I should mention—so that nobody needs to wonder why I fail to refer to it as adaptable—that the book shares its name with the Redmine issue tracking and project management system.

What Works Well?

The concept definitely strikes me as original. Fiction has plenty of “change the fantasy world by introducing technology from the real world” stories in general, but I can’t think of any where the technology works as a mystical parallel to what it does in our world.

Also, honestly? Given the track record that we’ve had with near-future science fiction stories about people working in the software industry, I don’t think that we could’ve asked for a better protagonist than Beniko. She doesn’t whine about her status in her peer group or 🤞 obsess over getting her ex-wife back…

Occasionally, some funny jokes come through the translation. For example, Green Lattice Board’s reconnaissance drones have the name Horizontal Lookup, sounding almost credible, but also evoking a certain commercial green-themed spreadsheet program’s HLOOKUP() function.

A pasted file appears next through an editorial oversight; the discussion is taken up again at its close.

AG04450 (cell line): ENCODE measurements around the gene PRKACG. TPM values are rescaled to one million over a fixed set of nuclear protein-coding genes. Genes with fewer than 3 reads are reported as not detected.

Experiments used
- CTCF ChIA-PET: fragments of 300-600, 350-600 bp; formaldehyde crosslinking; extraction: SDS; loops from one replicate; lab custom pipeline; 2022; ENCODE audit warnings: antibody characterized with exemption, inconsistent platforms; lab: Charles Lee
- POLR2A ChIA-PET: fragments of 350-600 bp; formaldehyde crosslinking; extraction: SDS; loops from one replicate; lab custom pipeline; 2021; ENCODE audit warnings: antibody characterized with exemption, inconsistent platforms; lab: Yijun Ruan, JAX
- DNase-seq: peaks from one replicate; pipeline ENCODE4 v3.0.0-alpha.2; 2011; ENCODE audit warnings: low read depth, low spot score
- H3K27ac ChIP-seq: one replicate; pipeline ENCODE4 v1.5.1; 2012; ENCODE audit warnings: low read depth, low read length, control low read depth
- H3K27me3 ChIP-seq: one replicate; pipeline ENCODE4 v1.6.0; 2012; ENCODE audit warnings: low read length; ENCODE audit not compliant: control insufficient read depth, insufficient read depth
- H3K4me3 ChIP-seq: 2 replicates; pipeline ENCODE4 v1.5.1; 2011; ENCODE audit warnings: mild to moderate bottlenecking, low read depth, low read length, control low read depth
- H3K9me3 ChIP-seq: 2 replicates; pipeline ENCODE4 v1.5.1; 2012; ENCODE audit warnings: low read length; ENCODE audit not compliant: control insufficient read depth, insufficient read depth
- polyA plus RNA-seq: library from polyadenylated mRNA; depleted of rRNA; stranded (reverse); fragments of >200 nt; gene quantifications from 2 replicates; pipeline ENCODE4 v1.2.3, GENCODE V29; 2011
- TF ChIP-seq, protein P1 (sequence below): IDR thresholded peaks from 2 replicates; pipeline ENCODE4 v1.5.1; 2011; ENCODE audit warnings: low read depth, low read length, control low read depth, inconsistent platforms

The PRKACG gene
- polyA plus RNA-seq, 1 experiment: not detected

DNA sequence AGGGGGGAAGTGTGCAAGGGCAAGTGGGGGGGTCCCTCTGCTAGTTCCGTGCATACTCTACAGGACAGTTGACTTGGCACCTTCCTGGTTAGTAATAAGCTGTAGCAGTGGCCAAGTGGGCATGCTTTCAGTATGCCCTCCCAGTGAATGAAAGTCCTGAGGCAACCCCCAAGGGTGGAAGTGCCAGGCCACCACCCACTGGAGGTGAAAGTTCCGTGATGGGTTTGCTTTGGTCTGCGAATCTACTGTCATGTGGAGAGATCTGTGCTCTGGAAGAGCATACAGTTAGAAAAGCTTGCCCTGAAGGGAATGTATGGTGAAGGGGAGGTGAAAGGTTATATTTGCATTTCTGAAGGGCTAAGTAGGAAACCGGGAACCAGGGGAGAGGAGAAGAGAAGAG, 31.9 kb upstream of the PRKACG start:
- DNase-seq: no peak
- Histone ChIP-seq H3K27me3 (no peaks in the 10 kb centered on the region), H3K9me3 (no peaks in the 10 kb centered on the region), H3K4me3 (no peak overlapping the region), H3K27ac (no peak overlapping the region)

And while I don’t love the breast-obsession, I definitely appreciate that our cast so far contains exclusively women—or at least creatures coded as women—with mostly distinct personalities, abilities, and motivations.

What Works…Less Well?

While I do blame a lot of this on shoddy translation, and the difference in language and literary tradition probably accounts for a bit more, I frequently found the story difficult to follow. Pronouns seem to jump around. We seem to sometimes lose track of who speaks, so the wording comes out oddly, and the narration sometimes jumps from first- and third-person voice in rapid succession. Quotation marks seem to show up around sentences without any consistent reason, apparently as likely to represent an aside as dialogue, and not necessarily used for either of those in every instance. And it often felt like the same idea would repeat several times, or present itself in full, and then try to back up and incrementally present the pieces of the same idea.